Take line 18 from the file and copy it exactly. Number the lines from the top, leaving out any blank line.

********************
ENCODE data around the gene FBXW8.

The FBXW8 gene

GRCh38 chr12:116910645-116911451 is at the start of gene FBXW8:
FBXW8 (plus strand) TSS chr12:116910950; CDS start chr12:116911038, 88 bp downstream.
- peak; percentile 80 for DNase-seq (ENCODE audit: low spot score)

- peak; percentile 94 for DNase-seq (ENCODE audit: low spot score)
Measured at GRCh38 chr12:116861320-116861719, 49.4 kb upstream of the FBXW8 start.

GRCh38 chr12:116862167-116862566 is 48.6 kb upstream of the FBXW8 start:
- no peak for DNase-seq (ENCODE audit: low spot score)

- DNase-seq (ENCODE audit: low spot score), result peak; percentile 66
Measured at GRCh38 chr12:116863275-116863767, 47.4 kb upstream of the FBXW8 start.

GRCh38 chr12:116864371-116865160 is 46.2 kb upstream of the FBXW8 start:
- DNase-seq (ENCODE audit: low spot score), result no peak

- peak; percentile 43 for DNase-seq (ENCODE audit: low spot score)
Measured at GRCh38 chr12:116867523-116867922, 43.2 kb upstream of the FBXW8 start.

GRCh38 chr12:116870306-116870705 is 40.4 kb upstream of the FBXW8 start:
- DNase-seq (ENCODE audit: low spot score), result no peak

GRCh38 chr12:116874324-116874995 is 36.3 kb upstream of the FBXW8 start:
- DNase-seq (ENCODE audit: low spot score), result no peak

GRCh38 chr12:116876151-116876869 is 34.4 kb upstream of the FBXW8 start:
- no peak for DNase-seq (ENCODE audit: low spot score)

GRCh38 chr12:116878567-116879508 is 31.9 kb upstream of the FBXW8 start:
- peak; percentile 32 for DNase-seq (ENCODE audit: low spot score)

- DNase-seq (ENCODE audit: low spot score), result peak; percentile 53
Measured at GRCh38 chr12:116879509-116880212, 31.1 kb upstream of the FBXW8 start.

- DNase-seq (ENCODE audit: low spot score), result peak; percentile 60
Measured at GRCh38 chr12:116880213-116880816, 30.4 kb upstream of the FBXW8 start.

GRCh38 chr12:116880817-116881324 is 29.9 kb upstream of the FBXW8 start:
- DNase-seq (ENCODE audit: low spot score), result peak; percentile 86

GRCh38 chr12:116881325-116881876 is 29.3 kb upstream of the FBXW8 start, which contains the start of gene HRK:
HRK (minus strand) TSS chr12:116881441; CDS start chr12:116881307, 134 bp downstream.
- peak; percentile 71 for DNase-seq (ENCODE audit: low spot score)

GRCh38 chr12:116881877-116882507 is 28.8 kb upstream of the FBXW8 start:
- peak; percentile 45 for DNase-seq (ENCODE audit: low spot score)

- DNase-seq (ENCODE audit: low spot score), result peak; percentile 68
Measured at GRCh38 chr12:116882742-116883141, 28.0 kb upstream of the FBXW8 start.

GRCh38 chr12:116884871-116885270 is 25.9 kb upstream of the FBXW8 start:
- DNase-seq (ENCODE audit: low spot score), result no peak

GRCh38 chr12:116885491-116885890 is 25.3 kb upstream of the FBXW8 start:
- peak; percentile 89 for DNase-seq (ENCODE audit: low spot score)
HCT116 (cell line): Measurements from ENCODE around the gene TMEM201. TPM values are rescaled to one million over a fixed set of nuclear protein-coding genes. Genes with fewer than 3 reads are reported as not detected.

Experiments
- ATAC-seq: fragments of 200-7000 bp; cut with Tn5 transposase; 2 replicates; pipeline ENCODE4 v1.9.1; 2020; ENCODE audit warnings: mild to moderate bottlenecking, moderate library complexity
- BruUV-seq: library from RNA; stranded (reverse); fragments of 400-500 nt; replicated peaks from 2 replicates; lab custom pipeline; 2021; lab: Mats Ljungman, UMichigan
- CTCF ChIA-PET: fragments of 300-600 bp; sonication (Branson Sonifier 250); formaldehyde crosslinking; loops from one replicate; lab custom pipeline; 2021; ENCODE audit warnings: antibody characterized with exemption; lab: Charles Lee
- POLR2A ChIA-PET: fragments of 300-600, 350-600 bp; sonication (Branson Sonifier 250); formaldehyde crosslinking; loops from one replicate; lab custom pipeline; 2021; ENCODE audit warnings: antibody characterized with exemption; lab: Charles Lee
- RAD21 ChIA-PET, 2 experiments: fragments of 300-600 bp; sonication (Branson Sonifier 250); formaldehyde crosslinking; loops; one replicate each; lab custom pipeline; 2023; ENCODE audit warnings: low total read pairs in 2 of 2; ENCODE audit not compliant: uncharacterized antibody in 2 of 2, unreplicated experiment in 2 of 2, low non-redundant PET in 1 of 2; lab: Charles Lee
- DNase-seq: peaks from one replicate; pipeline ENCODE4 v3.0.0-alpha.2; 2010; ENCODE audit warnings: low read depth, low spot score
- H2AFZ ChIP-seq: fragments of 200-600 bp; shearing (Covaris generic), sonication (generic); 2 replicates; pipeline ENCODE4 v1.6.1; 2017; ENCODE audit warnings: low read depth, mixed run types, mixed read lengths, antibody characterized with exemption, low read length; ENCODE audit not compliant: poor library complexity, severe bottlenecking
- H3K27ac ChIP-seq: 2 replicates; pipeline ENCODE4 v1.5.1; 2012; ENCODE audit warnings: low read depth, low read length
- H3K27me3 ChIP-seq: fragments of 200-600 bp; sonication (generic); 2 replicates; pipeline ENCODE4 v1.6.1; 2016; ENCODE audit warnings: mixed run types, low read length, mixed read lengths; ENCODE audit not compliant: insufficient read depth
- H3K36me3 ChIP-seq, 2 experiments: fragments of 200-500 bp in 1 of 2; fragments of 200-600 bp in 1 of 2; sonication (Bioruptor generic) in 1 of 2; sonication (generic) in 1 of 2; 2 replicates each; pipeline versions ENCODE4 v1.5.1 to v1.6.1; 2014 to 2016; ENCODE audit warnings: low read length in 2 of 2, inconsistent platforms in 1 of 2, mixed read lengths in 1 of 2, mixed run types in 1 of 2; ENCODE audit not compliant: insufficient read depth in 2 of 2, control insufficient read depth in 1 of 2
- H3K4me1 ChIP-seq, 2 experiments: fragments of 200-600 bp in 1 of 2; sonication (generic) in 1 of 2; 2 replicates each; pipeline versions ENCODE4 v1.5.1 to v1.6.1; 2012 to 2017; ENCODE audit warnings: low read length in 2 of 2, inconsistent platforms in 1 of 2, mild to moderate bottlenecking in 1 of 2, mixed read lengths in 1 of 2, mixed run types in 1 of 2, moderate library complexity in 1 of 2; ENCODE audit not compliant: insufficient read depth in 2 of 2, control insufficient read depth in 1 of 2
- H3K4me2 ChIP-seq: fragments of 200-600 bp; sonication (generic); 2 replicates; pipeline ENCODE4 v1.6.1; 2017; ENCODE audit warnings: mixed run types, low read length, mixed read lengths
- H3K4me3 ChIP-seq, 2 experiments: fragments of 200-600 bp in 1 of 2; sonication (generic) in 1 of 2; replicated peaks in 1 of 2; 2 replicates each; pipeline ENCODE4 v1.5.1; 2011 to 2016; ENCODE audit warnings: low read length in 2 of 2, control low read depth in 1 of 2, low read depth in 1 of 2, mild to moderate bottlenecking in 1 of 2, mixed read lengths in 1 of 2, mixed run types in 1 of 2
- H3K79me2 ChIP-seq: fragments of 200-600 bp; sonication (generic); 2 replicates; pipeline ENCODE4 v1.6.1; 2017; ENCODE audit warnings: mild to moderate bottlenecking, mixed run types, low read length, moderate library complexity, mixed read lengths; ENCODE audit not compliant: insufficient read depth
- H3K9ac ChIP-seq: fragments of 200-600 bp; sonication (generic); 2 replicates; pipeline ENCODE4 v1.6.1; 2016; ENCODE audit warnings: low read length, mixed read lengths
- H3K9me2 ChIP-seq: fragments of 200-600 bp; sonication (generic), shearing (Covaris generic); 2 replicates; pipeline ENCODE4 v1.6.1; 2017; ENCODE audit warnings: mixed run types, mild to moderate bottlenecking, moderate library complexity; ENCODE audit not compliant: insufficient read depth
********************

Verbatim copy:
GRCh38 chr12:116874324-116874995 is 36.3 kb upstream of the FBXW8 start: